“Hotel Du Chirugie” is a heart rending piece, which recalls slavery and how Africans sold Africans for bottles of gin. Brothers helped to chain one another and herded one another into pens and later into ships for transfer to slave fields in Europe and America. The poet addresses the “commodification of flesh”. This theme continues in “Saudade”, in which the poet talks about ancestral guilt associated with “bodies thrown overboard slave ships” and “people lost to a ship’s belly”.
In “Ouidah”, Oriogun returns to what he aptly tags “the violence of history” when he writes about a man who came to Africa from Michigan in search of his roots. This, in a way, is a return to the slavery as well as the theme of exile.
People who find themselves overseas as a result of slavery are in permanent exile, which at times, they strive to escape one way or the other. Ouidah, from which the poem derives its title, is also known as “Door of No Return”. No wonder imagery of whips, clangs and chains and blood find expression in this poem.
Slavery also dominates “An Old Song of Despair” in which the poet hums about the ruins of history. It tells of how slavery brought us poverty and the other changes it forced on us, such as the neglect of our culture, our architecture, our languages, our songs, and how we now speak the “language of defeat”. The poem also recalls the sad role of the mirror in slavery and colonialism.
In “Waiting for Rain”, the poet returns to the evil of colonialism. He takes us on an historical voyage, reminding us of the evil the British wrought when they invaded Benin and killed men and women and stole statues upon statues, which adorn their museums and private homes till this day.
Some have been returned and many are on their way back.
He pays tributes to the men and women who faced the intruders and paid with their lives. The theme of colonialism also drenches “At Lagos Polo Club” where colonial officers ” rode the flesh of both man and beast” and “declared through constitutions that we were half-humans”.
This theme also resonates in “Postcard From Abandoned Places”, in which the poet sings about the “yoke of Germany declared by streets named after the Kaiser, heavy with ghost voices of White men who had travelled there to search for diamonds”.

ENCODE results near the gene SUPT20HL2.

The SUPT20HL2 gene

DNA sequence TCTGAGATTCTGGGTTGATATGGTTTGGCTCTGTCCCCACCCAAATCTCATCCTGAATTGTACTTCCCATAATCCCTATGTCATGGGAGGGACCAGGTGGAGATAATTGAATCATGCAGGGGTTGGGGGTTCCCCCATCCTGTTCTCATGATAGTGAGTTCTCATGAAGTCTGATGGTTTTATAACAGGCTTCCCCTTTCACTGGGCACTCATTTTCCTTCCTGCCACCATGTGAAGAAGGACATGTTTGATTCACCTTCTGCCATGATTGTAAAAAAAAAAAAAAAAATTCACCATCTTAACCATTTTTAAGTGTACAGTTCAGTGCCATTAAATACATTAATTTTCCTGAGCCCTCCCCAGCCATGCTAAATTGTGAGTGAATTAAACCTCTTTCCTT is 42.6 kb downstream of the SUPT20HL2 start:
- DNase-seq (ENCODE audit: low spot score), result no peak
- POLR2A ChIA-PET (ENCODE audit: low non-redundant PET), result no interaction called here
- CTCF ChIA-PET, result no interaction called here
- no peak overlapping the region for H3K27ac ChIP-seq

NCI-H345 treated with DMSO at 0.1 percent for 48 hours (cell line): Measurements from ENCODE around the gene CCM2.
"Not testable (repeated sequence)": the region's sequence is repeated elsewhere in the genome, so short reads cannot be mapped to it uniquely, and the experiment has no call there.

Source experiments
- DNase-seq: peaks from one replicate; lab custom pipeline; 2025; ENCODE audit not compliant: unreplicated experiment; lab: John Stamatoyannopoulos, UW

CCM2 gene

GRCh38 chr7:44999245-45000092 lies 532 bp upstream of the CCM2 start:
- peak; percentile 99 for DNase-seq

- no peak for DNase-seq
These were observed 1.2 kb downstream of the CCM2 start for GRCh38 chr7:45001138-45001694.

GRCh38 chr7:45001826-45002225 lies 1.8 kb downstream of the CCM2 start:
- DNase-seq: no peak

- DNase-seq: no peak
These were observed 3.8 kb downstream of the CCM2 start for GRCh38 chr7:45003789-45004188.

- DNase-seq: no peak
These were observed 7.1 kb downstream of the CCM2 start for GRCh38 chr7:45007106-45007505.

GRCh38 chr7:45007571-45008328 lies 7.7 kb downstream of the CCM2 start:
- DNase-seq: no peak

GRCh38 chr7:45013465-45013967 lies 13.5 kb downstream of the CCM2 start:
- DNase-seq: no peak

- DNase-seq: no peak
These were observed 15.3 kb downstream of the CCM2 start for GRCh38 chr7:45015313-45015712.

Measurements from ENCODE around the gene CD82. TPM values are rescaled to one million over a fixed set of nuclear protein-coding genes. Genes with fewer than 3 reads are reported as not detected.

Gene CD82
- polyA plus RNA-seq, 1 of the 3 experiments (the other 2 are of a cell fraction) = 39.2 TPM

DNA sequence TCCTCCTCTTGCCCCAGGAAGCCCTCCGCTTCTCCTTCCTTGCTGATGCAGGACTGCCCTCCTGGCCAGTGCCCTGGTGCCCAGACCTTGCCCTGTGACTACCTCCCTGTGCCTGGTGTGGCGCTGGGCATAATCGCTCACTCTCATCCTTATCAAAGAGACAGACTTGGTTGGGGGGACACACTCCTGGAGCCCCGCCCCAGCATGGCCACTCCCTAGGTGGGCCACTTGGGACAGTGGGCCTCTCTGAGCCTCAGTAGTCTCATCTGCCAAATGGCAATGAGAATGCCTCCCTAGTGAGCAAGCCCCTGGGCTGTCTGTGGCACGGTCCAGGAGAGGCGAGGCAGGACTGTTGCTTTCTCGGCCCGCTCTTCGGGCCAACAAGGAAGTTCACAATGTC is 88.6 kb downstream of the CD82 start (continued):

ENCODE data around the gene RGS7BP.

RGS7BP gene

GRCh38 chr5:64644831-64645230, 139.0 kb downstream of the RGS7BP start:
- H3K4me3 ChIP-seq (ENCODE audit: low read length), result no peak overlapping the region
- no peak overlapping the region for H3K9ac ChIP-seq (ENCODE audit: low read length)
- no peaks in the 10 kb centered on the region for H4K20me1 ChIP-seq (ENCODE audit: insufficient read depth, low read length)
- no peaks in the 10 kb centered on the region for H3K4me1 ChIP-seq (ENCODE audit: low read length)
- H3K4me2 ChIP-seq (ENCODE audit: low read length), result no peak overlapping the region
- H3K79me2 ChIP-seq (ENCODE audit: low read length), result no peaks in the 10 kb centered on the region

As if intent on dealing colonialism as much blows as possible, we are also treated to its evil in “For Lewala”, “The Discoverer of Light”, a poem about the person believed to have discovered diamonds before handing it over to the European credited with this precious find. This poem brings to mind historical fallacies such as Mungo Park being credited with discovering River Niger, where people along its banks had fished long before he decided on his voyage. The poem also recalls how colonial masters destroyed “cities that raised their heads”.
“Killing the Condemned”, a poem about men the White men hanged in Oron and Eket, also treats the evil of colonial rule.
In the poem from which the collection derives its title, the poet sings about asylum, about journeys through water, about losses, about roads and crossroads, and about creating new worlds in a strange land.
In the last poem in the collection, “It Begins With Love”, we are told of the connections between love and a labourer kissing his pregnant wife’s belly, a child struggling with his clarinet, a newborn seeing colour and the beginning of the day.
Romeo Oriogun’s poetry is a study in displacement, race, strange and known terrains, home and exile.
He is a discerning poet who through lyrical lines dishes out wisdom about a world that we will continue to try to come to grasps with but which will continue to stun us at a speed too fast for us to meet.
-Olukorede S Yishau is the author of In The Name of Our Father, Vaults of Secrets and United Countries of America and Other Travel Tales